By Natalie Lynch
Lynch Law Firm PLLC
Today, many people prefer texting over many other forms of communication such as calling or emailing the recipient. This is an efficient form of communication because individuals can send a quick message about something important to them within a few seconds rather than being busy on a call for several minutes. Despite its expedience, texting in the workplace can carry certain risks for employers and may pose some problems.
One of the most serious concerns that employers have about texting in the workplace is its association with productivity. Employers do not want to see their staff distracted and busy concentrating on personal matters instead of the job at hand.
Another concern is that texting in the workplace can cause dangerous distractions. For example, employees may drive forklifts in industrial settings and may drive to complete sales calls or work errands. Texting while driving continues to be a major source of concern with distracted driving being the primary cause of accidents today.
Texting in the workplace also poses risks concerning privacy issues. Work videos sometimes go viral and often in a negative way for employers. Employees may send a video message to a friend, family member or rival that does not paint the employer in the best light. These messages can damage the company’s reputation. Also, confidential information or trade secrets may be stolen when employees take pictures of this information and send it to someone else.
Creating a Policy
Due to the many risks that texting in the workplace can cause, many employers may decide to institute cellphone policies that discuss the use of cellphones, texting and calling in the workplace. These policies set out the rules and expectations of the business. For example, there may be a complete prohibition on texting while driving for work purposes. Additionally, they may state that employees are not permitted to text while they are meeting with a customer or client in person. A common and important policy many employers implement is that no video or audio recording is permitted at work. The policy may outline certain disciplinary measures that the employer may have the discretion to take if the employee does not follow the rules. These actions may be progressive in nature, such as starting with a verbal warning and then moving up to a written warning. The employer should carefully consider a number of factors before implementing a cellphone policy in the workplace.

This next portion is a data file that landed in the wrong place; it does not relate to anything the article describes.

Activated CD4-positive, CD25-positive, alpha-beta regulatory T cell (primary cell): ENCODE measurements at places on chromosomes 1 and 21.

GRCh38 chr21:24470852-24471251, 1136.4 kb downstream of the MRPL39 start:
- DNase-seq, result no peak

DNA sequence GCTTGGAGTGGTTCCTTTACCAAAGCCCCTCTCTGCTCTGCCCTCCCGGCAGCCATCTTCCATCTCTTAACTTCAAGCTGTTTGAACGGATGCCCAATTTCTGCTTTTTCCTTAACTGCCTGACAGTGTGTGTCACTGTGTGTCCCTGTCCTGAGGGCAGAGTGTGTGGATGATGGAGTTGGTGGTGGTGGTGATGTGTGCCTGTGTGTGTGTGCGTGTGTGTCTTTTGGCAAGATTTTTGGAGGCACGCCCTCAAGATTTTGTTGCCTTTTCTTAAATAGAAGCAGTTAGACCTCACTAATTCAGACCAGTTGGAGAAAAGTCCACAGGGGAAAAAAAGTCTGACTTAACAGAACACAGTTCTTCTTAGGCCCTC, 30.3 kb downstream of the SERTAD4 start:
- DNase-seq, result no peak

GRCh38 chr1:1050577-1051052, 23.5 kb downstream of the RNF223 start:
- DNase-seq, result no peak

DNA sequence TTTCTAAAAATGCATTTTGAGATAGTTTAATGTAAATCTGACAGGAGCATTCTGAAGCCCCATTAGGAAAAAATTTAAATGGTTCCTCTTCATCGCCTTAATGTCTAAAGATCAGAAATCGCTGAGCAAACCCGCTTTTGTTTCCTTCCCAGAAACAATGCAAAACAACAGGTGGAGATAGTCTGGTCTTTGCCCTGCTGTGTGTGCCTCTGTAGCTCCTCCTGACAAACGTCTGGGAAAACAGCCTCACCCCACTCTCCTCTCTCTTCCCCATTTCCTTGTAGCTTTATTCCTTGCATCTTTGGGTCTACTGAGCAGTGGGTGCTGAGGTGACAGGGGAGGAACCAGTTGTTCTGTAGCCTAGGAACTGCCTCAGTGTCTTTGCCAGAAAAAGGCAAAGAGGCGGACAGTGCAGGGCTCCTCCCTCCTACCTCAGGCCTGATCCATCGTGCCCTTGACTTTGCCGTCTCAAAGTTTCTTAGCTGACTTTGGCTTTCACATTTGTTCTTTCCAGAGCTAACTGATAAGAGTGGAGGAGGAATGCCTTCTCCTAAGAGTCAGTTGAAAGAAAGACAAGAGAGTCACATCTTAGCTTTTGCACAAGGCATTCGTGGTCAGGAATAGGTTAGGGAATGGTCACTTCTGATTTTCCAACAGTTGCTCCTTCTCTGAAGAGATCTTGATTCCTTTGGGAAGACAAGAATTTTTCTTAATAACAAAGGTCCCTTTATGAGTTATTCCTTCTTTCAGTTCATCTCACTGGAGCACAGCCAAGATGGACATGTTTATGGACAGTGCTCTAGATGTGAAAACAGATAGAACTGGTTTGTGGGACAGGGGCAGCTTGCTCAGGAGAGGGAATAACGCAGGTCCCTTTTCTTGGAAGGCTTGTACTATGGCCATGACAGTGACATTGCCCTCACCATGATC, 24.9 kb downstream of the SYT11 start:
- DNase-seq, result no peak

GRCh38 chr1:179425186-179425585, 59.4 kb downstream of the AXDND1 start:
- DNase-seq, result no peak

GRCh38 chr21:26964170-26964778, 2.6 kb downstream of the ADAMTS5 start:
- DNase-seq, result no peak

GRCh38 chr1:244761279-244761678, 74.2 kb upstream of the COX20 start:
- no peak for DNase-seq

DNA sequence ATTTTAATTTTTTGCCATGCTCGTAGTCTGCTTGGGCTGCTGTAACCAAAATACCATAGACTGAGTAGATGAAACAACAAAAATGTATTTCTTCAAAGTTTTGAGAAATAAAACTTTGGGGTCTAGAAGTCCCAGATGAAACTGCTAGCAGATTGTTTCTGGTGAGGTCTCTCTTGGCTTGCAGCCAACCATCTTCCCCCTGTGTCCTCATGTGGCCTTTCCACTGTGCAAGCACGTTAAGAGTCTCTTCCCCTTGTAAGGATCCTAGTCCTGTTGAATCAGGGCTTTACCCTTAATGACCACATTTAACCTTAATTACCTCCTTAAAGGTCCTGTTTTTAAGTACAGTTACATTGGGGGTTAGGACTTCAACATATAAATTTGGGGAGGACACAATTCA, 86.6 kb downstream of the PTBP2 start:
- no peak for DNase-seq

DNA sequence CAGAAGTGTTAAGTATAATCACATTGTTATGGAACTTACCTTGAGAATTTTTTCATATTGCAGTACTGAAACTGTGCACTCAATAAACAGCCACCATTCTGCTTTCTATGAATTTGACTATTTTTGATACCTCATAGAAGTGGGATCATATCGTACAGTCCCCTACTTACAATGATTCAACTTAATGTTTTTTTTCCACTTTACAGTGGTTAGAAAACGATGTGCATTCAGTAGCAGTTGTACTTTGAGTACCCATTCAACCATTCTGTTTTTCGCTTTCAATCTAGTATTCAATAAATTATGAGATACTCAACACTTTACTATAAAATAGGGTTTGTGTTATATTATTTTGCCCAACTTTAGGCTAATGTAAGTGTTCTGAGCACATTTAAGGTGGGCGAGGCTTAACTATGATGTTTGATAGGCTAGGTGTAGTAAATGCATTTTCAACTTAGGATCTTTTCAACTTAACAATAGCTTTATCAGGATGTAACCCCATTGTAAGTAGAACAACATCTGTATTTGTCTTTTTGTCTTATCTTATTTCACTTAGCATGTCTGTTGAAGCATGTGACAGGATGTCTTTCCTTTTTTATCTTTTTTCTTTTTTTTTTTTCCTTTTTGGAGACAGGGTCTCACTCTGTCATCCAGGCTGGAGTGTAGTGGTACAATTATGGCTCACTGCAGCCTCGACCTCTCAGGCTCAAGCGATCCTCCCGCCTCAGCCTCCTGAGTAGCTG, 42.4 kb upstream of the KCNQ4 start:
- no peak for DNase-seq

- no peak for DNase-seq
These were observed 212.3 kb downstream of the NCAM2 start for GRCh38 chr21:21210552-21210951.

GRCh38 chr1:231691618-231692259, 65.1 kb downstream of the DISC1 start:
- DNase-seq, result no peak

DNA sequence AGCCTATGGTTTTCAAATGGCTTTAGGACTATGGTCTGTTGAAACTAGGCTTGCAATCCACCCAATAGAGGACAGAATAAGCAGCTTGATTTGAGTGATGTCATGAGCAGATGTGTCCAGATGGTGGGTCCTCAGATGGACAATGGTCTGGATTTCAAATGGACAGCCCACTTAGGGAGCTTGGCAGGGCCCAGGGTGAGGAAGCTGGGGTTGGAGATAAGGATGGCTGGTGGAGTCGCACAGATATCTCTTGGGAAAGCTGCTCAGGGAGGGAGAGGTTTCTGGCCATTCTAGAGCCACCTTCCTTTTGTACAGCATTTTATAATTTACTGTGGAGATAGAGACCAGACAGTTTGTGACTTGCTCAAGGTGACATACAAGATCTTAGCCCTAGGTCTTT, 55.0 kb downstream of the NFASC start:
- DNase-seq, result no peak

While the simplest solution to avoid the problems texting in the workplace poses may be to ban all use of cellphones, this action will likely negatively impact employee morale. Many individuals depend on their cellphones to keep them in touch in important ways and employees may fear what to do in case of an emergency. A complete ban on cellphone use or texting may be considered antiquated and isolating to employees. When developing a policy for the business, it is important to consider the size of the business and the realistic ability to monitor employees’ observation of the cellphone policy. Additionally, the culture and type of business is important to consider.
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